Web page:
Race Weekend Central

Walking Through the Backyards of NASCAR: Nothing Beats It

A couple weeks ago we jumped forward into Spring. The days are brighter, the snow is attempting to melt and we don’t have to don the sub-zero parka to take out the trash. It’s happening! Warmer times are coming! Perhaps the happiest indication of approaching sunny days is the opening of the short track season for auto racing. Sunday’s Goody’s 500 was a perfect example, and a timely reminder, that we can get out of the house and head to our local tracks soon. I can’t wait.


While I watched the tight action on Virginia’s paperclip, I savored the memories of my visit not so many years ago. The angle of the shadows in the corners, heavy sweatshirts on the fans and the sound of engines revving and braking faster than you think possible all combined to send me to a happy place. One where we packed a cooler for the afternoon, drove down to Connecticut and welcome the New England racing season at Thompson.


I’m sure you’ve got your favorite local spot, one that’s a tiny ¼ mile or so. The benches are blistering after decades sitting under the Summer sun. The greasy scent from the concession stand always combines with burned axle grease. The pits are separated from the general crowd by a rickety chain link fence, or maybe a pasture.


You probably have seen a few big names on their way up or down the ladder of fame. Maybe the place is run by a past Cup crew chief or car owner. The faces that pack the stands are weather worn. Families bring blankets and hot wheels. Music blares out of the tinny speakers, attempting to attract the attention of the gathered masses.


And yes, it probably is crowded that first weekend of the year, as we all escape the confines of our living rooms and TV’s. For despite the glitz and glamour that network television insists is part of a NASCAR broadcast, that’s not why we’re race fans. It’s the first time the engines turn over—even when they’re encapsulated in a 1990 beater. The squeal of tires, the smell of rubber, the anticipation of bringing your best—however bad that might be.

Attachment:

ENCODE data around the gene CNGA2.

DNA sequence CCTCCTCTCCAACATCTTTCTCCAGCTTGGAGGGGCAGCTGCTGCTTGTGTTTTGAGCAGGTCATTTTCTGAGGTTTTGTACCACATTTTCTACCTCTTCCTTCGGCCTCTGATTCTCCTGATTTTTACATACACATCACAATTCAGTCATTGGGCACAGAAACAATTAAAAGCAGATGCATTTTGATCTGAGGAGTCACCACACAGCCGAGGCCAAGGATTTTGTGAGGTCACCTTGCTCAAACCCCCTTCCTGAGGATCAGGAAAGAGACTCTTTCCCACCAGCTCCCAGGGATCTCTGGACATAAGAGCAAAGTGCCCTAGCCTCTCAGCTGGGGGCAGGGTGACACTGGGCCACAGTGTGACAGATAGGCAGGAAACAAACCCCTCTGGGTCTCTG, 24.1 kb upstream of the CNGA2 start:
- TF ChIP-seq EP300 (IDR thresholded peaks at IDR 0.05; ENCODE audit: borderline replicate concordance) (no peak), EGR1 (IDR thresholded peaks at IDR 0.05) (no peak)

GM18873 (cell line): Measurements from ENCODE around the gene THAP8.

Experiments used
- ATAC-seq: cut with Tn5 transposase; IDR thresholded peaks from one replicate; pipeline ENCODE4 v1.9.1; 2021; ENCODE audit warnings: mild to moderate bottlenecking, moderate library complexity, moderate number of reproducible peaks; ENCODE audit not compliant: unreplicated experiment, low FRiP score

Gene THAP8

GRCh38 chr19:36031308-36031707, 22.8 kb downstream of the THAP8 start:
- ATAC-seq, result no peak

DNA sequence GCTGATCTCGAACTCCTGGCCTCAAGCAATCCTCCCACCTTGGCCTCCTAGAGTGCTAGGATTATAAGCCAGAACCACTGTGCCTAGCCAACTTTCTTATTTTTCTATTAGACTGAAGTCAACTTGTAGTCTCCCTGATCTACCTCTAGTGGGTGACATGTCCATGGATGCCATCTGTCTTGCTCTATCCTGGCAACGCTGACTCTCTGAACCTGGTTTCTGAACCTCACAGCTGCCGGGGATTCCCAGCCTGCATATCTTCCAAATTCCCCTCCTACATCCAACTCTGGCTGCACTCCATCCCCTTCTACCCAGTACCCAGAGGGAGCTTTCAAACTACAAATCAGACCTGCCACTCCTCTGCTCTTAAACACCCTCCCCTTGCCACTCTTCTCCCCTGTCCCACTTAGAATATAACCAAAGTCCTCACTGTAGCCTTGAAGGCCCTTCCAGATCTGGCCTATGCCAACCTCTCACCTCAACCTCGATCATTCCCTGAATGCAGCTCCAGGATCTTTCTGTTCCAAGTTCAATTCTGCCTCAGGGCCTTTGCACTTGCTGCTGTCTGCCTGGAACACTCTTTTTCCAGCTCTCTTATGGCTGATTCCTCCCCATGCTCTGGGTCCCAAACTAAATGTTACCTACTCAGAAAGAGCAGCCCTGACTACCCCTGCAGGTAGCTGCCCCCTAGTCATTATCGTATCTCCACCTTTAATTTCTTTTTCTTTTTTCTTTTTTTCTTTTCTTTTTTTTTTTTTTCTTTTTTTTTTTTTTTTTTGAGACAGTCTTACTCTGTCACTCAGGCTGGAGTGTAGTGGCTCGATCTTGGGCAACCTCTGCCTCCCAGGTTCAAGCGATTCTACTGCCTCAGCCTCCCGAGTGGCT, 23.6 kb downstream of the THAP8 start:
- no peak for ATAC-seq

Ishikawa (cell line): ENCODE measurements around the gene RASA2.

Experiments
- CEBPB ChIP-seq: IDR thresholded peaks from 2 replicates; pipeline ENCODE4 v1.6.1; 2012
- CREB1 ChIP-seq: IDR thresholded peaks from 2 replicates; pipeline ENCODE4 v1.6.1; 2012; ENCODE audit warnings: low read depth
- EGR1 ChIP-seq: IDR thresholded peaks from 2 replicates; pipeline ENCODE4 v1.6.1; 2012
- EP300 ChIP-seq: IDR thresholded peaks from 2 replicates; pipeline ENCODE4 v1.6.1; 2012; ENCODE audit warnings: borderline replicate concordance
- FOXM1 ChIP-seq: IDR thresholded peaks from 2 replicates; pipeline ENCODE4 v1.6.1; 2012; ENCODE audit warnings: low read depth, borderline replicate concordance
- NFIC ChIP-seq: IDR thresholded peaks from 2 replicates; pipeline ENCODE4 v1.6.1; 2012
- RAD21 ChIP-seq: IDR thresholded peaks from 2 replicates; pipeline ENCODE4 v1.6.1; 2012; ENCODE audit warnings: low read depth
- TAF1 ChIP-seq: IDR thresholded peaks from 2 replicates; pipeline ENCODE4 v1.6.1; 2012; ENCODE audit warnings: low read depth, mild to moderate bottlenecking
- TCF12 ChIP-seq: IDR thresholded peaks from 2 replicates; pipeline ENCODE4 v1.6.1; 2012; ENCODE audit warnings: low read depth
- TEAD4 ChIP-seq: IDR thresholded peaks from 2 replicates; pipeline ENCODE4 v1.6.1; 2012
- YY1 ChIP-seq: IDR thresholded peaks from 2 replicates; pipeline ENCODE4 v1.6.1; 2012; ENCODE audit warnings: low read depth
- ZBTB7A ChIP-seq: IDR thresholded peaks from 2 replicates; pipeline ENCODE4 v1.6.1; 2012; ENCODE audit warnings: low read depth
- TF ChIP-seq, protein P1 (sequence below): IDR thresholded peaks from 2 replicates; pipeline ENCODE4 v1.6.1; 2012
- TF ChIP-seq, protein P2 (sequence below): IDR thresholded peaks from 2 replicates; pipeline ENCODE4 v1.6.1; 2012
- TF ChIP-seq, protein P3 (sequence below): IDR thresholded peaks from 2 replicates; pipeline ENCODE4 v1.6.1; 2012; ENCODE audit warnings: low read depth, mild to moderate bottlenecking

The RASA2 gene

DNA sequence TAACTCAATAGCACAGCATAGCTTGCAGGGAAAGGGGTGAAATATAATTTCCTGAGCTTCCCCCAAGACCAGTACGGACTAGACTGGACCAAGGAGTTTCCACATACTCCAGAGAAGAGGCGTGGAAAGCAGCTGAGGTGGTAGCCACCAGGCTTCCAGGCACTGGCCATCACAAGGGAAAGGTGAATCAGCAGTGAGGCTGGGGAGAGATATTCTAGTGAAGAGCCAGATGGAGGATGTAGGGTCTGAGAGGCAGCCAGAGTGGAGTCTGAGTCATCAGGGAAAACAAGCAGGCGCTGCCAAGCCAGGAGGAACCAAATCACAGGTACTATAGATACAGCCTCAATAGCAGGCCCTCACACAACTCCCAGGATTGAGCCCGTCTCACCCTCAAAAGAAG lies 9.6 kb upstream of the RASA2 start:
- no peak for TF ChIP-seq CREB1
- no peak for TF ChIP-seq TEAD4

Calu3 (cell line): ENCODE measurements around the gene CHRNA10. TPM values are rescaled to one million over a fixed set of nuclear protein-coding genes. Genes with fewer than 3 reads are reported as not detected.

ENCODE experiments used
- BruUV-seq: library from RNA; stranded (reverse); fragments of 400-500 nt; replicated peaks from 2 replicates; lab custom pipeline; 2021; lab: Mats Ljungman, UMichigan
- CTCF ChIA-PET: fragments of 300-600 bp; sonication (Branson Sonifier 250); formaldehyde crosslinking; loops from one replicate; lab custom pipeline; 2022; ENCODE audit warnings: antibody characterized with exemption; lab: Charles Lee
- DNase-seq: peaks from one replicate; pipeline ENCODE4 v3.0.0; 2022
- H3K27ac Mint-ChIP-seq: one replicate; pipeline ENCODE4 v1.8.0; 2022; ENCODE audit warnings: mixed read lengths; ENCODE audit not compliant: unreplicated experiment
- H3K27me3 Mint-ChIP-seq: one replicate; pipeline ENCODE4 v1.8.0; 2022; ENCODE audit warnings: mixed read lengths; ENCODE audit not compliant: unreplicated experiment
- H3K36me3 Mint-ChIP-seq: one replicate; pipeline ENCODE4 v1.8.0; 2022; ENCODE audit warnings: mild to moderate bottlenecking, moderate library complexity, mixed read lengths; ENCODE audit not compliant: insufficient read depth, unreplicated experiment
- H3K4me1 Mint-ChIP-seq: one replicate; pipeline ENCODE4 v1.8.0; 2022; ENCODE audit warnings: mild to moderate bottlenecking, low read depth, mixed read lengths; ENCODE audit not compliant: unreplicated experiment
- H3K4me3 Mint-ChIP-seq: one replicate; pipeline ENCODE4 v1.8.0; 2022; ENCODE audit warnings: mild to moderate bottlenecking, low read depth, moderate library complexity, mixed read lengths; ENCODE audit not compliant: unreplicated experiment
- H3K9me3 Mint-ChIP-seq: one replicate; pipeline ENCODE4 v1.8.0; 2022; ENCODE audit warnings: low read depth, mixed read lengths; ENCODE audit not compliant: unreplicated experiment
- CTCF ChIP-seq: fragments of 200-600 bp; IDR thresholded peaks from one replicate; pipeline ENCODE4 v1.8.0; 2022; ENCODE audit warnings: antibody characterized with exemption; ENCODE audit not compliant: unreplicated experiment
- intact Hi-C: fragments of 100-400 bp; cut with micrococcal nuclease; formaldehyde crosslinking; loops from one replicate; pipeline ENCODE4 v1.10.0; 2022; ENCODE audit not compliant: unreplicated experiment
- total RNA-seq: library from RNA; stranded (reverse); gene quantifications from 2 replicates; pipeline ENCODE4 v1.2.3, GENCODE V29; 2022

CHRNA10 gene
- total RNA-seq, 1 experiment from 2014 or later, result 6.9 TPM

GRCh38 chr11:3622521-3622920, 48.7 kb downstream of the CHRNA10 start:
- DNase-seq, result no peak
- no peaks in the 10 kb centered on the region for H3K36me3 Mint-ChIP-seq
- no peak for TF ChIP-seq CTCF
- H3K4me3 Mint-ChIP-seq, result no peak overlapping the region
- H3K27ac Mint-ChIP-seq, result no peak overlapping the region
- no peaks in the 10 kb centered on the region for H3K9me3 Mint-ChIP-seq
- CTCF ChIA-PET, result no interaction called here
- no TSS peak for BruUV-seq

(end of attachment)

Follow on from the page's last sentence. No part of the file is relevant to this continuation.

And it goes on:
One of the best things about Martinsville is that the tiny track sparks our recollection of where NASCAR began, and where it still lives. When you walk to the track next to the railroad tracks, you must stroll through a sedate neighborhood full of rather ordinary houses. There are no mansions, mini-malls or apartment complexes. It doesn’t take much imagination to see one of your neighborhood race cars being built in the side yard. A car that might run at your favorite dirt track.


I’m looking forward to that first trip to one of New England’s little tracks. It’s only a couple more weeks until we run our Icebreaker, Spring Sizzler and Governor’s Cup. I’ve got my headset dusted off and seat cushion tested out. It’s not too far away. And not soon enough.

Sonya’s Scrapbook


2014 Whelan Modifieds at Thompson International Speedway


Maybe you’ve never visited a little track. You have no idea what you’re missing. There is no comparison between watching a Cup event 60 rows up at a two-mile track vs a 20 lap feature down the street. Give me that hometown feel every time.

More Jeff Gordon memories will return next week after the running of the Easter Bunny 500



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